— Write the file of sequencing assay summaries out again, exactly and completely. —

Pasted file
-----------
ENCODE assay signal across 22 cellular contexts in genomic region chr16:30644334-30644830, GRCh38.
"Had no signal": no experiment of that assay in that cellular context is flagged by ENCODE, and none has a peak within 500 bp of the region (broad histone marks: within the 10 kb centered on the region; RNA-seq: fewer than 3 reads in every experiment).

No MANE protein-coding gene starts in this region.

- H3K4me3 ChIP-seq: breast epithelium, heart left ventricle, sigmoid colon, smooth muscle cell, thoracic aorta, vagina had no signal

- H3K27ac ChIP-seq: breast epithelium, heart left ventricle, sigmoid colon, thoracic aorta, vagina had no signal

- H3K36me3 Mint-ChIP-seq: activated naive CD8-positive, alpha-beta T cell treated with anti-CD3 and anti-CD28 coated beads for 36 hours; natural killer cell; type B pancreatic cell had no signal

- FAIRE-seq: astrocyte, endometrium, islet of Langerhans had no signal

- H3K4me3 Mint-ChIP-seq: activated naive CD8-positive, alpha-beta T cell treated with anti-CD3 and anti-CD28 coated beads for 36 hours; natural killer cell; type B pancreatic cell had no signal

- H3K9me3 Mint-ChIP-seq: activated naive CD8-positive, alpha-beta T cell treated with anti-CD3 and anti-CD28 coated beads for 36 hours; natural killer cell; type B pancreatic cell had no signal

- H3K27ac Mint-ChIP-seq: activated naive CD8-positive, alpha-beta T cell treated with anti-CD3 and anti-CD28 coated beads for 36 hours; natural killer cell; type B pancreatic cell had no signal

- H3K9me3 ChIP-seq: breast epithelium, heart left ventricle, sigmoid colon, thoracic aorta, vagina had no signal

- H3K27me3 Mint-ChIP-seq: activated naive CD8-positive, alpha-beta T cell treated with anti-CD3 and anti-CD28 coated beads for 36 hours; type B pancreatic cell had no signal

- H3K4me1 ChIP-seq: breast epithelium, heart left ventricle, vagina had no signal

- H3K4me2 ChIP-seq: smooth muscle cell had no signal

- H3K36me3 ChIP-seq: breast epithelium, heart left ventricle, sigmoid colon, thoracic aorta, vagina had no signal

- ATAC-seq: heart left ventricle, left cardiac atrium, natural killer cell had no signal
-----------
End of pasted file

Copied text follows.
ENCODE assay signal across 22 cellular contexts in genomic region chr16:30644334-30644830, GRCh38.
"Had no signal": no experiment of that assay in that cellular context is flagged by ENCODE, and none has a peak within 500 bp of the region (broad histone marks: within the 10 kb centered on the region; RNA-seq: fewer than 3 reads in every experiment).

No MANE protein-coding gene starts in this region.

- H3K4me3 ChIP-seq: breast epithelium, heart left ventricle, sigmoid colon, smooth muscle cell, thoracic aorta, vagina had no signal

- H3K27ac ChIP-seq: breast epithelium, heart left ventricle, sigmoid colon, thoracic aorta, vagina had no signal

- H3K36me3 Mint-ChIP-seq: activated naive CD8-positive, alpha-beta T cell treated with anti-CD3 and anti-CD28 coated beads for 36 hours; natural killer cell; type B pancreatic cell had no signal

- FAIRE-seq: astrocyte, endometrium, islet of Langerhans had no signal

- H3K4me3 Mint-ChIP-seq: activated naive CD8-positive, alpha-beta T cell treated with anti-CD3 and anti-CD28 coated beads for 36 hours; natural killer cell; type B pancreatic cell had no signal

- H3K9me3 Mint-ChIP-seq: activated naive CD8-positive, alpha-beta T cell treated with anti-CD3 and anti-CD28 coated beads for 36 hours; natural killer cell; type B pancreatic cell had no signal

- H3K27ac Mint-ChIP-seq: activated naive CD8-positive, alpha-beta T cell treated with anti-CD3 and anti-CD28 coated beads for 36 hours; natural killer cell; type B pancreatic cell had no signal

- H3K9me3 ChIP-seq: breast epithelium, heart left ventricle, sigmoid colon, thoracic aorta, vagina had no signal

- H3K27me3 Mint-ChIP-seq: activated naive CD8-positive, alpha-beta T cell treated with anti-CD3 and anti-CD28 coated beads for 36 hours; type B pancreatic cell had no signal

- H3K4me1 ChIP-seq: breast epithelium, heart left ventricle, vagina had no signal

- H3K4me2 ChIP-seq: smooth muscle cell had no signal

- H3K36me3 ChIP-seq: breast epithelium, heart left ventricle, sigmoid colon, thoracic aorta, vagina had no signal

- ATAC-seq: heart left ventricle, left cardiac atrium, natural killer cell had no signal